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From jnorth51 - 18 May 2006 - 22:30

Wow - thanks for all of the great info guys. 

 

Firstly, just to give you some background.  I was playing squash over the Xmas break.  I slipped on a dusty floor and landed on my butt.  It wasn't a serious fall at all.  I mean, i have fallen MUCH worse over the years playing various sports.  Initially my right wrist (which is my racquet hand) took much of the force, as I tried to catch myself before impact.  My wrist was immediately sore, but i knew that my butt would be sore the next day.  I continued to play squash over the next week or so, and the biggest problem I had was with my wrist.  I was really worried about my wrist and it bothered me when i was playing.  My back would be 'stiff' for a while, but once I got to the courts and started playing, it was fine.  The biggest issue with my back around this time was if i was sitting for an extended period of time, when i went to stand up, getting fully straight hurt a LOT.  It was almost like I could get up to a 45 degree angle, but getting completely straight hurt.  But once I was standing straight, i was ok.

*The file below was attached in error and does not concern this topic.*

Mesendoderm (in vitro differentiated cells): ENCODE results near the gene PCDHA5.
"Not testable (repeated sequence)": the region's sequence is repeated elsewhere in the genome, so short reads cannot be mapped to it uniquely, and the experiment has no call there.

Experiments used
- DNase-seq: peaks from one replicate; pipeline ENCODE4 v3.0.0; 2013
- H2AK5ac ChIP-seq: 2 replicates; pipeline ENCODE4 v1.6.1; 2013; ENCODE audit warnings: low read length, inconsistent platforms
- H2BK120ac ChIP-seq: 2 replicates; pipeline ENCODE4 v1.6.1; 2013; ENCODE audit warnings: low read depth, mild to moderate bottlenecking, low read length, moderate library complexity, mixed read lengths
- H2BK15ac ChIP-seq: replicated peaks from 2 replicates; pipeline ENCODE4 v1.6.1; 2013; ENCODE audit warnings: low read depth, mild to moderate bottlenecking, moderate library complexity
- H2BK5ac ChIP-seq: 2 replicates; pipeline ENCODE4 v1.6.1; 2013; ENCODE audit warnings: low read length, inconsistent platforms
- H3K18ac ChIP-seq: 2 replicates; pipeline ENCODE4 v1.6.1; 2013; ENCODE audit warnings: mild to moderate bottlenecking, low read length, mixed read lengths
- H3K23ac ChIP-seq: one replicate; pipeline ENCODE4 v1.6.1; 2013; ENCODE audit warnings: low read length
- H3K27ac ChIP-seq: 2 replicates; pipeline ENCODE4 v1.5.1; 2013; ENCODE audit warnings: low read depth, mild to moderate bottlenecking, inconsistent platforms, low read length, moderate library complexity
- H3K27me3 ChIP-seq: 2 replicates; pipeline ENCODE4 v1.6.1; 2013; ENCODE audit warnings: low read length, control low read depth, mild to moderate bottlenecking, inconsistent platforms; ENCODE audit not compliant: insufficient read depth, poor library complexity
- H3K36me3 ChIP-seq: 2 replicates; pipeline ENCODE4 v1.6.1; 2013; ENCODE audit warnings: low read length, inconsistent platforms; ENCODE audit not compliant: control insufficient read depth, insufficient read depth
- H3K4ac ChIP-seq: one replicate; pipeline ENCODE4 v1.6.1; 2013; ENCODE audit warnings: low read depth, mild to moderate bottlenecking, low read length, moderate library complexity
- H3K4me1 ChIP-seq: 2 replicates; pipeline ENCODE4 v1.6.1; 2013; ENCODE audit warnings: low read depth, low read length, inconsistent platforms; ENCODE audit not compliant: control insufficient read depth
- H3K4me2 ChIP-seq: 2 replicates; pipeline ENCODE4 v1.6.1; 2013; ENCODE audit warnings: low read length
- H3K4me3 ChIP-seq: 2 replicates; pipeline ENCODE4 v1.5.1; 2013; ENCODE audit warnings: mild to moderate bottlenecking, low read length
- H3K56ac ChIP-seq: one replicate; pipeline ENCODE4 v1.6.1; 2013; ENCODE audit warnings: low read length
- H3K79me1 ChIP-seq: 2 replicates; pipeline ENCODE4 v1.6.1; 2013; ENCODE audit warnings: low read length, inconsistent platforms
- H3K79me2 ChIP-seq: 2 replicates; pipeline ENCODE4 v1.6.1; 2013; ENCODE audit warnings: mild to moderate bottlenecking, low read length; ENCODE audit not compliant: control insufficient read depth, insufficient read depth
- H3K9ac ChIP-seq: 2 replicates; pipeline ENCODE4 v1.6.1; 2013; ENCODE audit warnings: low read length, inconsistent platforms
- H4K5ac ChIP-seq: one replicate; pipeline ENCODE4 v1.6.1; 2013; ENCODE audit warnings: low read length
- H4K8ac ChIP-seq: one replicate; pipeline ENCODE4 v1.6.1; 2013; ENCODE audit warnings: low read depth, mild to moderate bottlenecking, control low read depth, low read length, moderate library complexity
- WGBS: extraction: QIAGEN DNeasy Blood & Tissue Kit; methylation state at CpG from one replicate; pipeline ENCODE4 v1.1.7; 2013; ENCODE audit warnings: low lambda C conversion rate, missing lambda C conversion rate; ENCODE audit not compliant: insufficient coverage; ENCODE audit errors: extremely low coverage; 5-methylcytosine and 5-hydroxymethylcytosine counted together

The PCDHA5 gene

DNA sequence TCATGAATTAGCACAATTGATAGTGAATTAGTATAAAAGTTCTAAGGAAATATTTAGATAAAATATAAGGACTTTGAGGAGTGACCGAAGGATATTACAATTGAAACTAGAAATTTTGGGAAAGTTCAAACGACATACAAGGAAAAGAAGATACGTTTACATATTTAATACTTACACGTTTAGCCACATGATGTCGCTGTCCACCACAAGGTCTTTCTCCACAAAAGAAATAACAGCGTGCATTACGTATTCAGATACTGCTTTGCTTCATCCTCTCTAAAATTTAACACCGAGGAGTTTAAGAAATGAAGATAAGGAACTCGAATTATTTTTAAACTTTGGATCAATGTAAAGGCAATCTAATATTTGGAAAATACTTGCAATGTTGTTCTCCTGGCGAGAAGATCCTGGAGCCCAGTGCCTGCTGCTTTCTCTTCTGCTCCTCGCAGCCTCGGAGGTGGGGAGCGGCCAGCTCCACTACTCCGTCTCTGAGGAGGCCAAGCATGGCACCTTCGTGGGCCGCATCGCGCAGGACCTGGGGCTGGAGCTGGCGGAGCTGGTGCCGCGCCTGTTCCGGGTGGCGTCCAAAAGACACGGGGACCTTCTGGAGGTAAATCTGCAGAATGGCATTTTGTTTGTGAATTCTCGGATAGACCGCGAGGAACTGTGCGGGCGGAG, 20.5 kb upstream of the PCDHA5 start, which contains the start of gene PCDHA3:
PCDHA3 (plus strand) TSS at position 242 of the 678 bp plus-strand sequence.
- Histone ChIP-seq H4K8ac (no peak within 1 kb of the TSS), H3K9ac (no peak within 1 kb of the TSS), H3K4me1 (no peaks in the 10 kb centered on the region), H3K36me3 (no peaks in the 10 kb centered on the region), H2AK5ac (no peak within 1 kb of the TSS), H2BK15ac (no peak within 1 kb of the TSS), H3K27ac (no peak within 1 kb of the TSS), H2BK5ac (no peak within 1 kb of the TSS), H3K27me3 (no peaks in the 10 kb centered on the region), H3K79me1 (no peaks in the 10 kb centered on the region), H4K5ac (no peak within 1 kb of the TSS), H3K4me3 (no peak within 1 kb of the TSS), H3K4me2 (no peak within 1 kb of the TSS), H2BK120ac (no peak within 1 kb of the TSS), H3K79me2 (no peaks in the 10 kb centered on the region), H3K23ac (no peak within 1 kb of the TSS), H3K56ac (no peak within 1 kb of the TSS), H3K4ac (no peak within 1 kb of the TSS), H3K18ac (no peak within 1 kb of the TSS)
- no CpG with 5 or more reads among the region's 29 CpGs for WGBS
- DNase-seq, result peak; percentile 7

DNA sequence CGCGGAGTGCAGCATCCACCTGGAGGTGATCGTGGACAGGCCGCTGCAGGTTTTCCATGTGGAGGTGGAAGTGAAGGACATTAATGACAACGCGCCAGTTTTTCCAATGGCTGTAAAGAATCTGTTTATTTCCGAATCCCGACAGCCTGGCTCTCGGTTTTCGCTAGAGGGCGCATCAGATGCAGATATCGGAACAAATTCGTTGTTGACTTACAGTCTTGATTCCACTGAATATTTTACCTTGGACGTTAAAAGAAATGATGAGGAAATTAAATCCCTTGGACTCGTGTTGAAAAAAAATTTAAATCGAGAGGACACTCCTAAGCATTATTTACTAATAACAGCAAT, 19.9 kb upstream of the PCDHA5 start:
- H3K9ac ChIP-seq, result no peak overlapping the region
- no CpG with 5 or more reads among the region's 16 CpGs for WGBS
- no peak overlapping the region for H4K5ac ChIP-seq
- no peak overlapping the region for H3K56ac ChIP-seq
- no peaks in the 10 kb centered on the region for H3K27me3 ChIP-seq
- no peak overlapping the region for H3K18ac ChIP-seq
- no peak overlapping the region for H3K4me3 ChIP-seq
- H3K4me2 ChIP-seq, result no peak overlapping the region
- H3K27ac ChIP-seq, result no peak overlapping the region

After 4weeks of this, i was more worried about my wrist, and i talked to my GP about it. He suggested rest and said to take it easy.   I rested everything for a couple of weeks and didn't really get any relief.  So i went back to my GP and he suggested physio for some exercises.  So after that, i began to seek physio treatment (and still am).  The physio didn't think anything was wrong with the discs, etc, but sent me to have x-rays just in case.  They came back fine.

 

So here I am - its months later - back pain has gotten progressively worse (gone from only hurting when i stand, to a low dull pain most of the time).  I am working on my exercises daily and we are going to try acupuncture this week to see if that gives me some relief.